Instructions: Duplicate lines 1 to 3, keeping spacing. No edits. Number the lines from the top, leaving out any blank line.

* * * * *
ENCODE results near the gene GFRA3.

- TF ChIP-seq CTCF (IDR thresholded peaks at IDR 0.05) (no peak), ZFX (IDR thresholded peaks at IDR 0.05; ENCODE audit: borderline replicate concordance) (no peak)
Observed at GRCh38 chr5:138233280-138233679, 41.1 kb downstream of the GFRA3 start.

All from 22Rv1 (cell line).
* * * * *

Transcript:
ENCODE results near the gene GFRA3.

- TF ChIP-seq CTCF (IDR thresholded peaks at IDR 0.05) (no peak), ZFX (IDR thresholded peaks at IDR 0.05; ENCODE audit: borderline replicate concordance) (no peak)
Observed at GRCh38 chr5:138233280-138233679, 41.1 kb downstream of the GFRA3 start.